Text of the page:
Rose City Comic Con 2014

I attended the Rose City Comic Con on Saturday (on Sunday I was at the Oregon International Air Show). I am posting photos from the Rose City Comic Con on my Flickr page and will also be adding 3D photos there soon, as well as on the Phereo 3D photo sharing web site (which as a “universal” 3D viewer).

Nearly all my photos are taken with permission of the subjects. There are a few exceptions, either noted on the Flickr photo information, or where “group” photos were being taken at the Rose City Comic Con backdrop (even there I tried to ask). All my photos are distributed under a Creative Commons 4.0 license, meaning they are free to download and use for personal use and sharing with friends and family. Commercial or media use of any photos is not permitted as none of the subjects have given permission for that!

Rose City Comic Con, Portland, OR 2014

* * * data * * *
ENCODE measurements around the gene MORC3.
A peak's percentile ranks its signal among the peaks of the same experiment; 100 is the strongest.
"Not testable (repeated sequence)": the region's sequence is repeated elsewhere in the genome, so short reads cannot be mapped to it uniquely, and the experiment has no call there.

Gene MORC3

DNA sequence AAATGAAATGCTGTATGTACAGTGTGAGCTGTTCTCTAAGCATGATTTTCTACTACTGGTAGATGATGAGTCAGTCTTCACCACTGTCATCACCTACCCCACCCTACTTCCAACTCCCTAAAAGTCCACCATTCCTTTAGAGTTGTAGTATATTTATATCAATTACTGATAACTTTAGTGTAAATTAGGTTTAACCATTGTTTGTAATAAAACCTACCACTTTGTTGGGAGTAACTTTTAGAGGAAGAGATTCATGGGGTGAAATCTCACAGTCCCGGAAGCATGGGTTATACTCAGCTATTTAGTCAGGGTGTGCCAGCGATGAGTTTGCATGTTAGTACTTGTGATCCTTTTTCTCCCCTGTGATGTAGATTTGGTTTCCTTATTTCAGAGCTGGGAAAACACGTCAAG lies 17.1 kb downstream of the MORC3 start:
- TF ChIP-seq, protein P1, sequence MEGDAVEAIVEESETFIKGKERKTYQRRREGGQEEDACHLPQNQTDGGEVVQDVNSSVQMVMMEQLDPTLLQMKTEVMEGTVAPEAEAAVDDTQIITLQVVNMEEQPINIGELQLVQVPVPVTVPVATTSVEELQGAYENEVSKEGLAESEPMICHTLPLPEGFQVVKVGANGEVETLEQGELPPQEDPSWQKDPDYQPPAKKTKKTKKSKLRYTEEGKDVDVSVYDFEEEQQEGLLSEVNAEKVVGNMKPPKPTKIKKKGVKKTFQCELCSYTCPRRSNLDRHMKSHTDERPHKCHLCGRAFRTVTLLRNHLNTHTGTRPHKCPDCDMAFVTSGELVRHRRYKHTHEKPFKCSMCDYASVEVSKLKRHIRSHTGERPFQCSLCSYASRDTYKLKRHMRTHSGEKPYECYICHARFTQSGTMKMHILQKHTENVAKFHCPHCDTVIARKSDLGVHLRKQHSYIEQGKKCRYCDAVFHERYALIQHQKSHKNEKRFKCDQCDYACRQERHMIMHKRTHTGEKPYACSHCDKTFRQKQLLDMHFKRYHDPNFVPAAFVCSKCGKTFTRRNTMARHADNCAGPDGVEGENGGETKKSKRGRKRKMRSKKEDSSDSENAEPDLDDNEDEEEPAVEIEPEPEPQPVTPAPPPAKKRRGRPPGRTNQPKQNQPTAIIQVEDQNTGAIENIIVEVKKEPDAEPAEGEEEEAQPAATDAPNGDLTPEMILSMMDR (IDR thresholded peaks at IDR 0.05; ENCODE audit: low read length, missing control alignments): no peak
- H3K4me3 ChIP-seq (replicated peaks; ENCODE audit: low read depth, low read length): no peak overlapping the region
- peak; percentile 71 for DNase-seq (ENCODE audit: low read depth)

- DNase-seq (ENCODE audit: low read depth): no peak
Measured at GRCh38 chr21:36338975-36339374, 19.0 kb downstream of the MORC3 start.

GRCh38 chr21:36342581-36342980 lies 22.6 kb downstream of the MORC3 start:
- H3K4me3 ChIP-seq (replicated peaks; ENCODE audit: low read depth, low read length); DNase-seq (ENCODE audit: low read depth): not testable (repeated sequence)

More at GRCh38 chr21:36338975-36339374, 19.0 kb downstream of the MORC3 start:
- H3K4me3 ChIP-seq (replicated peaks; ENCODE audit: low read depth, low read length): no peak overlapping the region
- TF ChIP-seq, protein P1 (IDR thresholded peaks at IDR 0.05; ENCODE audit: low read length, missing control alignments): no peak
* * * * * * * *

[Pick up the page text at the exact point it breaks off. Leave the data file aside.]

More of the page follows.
Rose City Comic Con 2014


Rose City Comic Con 2014

Rose City Comic Con, Portland, OR 2014

You can now attach your iPad directly to your face

These virtual reality device news stories featuring VR helmets and head mounted facial covering displays are promoted by the people who said that 3D is dead because consumers do not like wearing “3D goggles” (I am not making that up): You can now attach your iPad directly to your face to experience virtual reality | The Verge.

Look at the sample photos – try not to laugh – and realize that those who thought passive, lightweight 3D glasses were too much now think this stuff makes sense.


48 hour sale! App Inventor 2 Tutorial e-book just 99 cents

Special Promotional Price – 48 hours only!